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Local family raises black labrador puppy to become guide dog for blind

Date: 8/6/2015

LONGMEADOW – During the past year, a local family brought a black labrador puppy named Enya into their home and helped train the dog to serve as a guide for blind and visually impaired persons for Guiding Eyes for the Blind.

Cheryl Lilley, a resident who trained the now 14-month-old dog with her 12-year-old son Morgan, told Reminder Publications Enya was returned to Guiding Eyes’ headquarters in Yorktown Heights, NY, and would begin her formal training to become a guide dog.

“Raising Enya has been a family learning experience,” she said. “I think she taught us as much as we taught her. We are excited to see her go in for her testing and know that she will make a wonderful guide dog, but it is bittersweet because we shall miss her as part of our family.”

Enya was the Lilley family’s first dog, she noted. She described Enya as an active dog with an amicable personality that is receptive to training.

“She spoiled me rotten,” Cheryl said. “She was the best dog ever.”

Cheryl, who works as a supervisor for teachers of the visually impaired in the Springfield Public Schools, said one of the teachers recommended Guiding Eyes as a way to gain the experience of raising a dog for Morgan, who wanted the family to get a dog.

She added that overall the experience of living and training with a guide dog for more than a year has been positive.

“It’s weird not having her here,” Cheryl said. “It was hard dropping her off and saying goodbye, but she’s happy.”

Cheryl said she would consider training another dog sometime in the future.

Enya’s training focused on developing “perfect house manners,” such as not jumping on people or furniture as well as waiting to be fed and let outside, and walking on a loose leash, Cheryl said.

“It’s a lot – you definitely have to be willing to put the time and effort into the training,” she added.

The training regiment was incorporated into everyday activities such as walking and feeding the animal, she noted. Formal training lasts approximately 10 minutes at a time with several training sessions in a day.

One of the most crucial aspects of training was walking the dog because tired animals are more receptive to training, Cheryl said.

The family also recently adopted a 5-year-old large black labrador named Manu that is not involved in any guide training.

“[Morgan] walked them more than I did once we had both of them,” Cheryl said. “He definitely was a big part of [Enya’s] training.”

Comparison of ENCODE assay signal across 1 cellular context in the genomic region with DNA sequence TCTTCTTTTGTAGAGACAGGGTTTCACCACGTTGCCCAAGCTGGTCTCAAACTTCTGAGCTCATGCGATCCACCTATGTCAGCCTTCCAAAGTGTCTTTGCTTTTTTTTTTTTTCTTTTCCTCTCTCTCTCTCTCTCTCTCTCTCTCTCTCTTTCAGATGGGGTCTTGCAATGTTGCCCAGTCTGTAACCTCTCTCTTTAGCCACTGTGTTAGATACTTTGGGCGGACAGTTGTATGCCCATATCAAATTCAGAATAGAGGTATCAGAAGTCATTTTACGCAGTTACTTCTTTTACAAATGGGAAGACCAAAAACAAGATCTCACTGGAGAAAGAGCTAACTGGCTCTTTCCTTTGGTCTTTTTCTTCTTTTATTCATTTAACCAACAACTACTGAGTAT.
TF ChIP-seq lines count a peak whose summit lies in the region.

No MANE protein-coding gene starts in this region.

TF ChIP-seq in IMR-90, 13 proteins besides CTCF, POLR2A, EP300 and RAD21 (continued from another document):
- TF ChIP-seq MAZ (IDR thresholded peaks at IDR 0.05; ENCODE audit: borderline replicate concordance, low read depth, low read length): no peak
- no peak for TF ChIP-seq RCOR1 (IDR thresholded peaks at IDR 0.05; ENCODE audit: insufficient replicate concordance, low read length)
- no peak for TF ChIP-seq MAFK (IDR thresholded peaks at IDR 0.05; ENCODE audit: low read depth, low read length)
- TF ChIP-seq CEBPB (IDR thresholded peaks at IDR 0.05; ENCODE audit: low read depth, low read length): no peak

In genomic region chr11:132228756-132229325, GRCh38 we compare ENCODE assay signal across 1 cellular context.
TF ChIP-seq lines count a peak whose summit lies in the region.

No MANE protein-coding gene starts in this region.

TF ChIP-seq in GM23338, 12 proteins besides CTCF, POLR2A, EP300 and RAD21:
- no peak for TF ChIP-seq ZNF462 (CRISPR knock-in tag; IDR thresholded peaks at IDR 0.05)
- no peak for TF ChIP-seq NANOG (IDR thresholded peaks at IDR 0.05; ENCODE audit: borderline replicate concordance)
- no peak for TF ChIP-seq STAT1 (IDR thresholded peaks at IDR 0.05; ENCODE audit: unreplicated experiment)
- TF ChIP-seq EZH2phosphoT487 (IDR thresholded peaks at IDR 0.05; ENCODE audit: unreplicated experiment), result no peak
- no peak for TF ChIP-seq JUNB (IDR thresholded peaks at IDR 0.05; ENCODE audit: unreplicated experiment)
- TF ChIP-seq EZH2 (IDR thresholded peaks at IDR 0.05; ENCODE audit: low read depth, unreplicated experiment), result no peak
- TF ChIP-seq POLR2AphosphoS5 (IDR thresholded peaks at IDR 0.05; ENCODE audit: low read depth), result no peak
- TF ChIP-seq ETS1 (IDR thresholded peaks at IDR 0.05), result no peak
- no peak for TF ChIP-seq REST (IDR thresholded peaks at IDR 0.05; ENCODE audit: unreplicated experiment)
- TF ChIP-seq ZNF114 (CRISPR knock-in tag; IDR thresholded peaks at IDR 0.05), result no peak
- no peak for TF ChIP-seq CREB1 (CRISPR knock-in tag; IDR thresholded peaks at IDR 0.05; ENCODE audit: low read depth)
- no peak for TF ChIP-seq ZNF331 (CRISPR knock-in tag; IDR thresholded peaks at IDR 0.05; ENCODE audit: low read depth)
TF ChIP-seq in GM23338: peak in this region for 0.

Cheryl said Guiding Eyes’ formal training lasts between four and six months, depending on what each dog specializes in.

Volunteers are typically invited to attend the graduation ceremony of the dog that they helped to raise, which typically commences approximately six months after sending the dog to Guiding Eyes, according to the organization.

Each dog is given an assessment and if they pass it, then they begin their formal training, Cheryl said.

“Guiding Eyes does dogs for visually impaired people, but they also have an autism program and then they partner with other organizations,” she explained. “If it looks like the dog isn’t going to make a good eye dog, but might make a great search and rescue dog, they might partner with the state police.”

She added that people donating their time to train dogs for Guiding Eyes receive the dogs when they are two months old and the dogs are raised for 13 to 16 months. Dogs and their trainers must attend weekly classes, which then change into bi-weekly classes when dogs reach 12 weeks old.

Linda Damato, Guiding Eyes’ director puppy program, stated in a press release that, “puppy raisers have an essential role in the journey of a Guiding Eyes dog. Without their hard work and dedication, we’d simply be unable to provide guide dogs to people who rely on them.”

Guiding Eyes’ puppy raising program consists of more than 400 volunteers from Maine to North Carolina from all walks of life, including young adults, senior citizens, families, and couples living in urban, suburban, and rural areas, according to the organization.

Anyone interested in becoming a puppy raiser for Guiding Eyes for the Blind can contact Lillian Busse, regional coordinator at or 860-618-0477.

Classes take place on Monday evenings in Avon and Granby, CT.

For more information in Guiding Eyes for the Blind, visit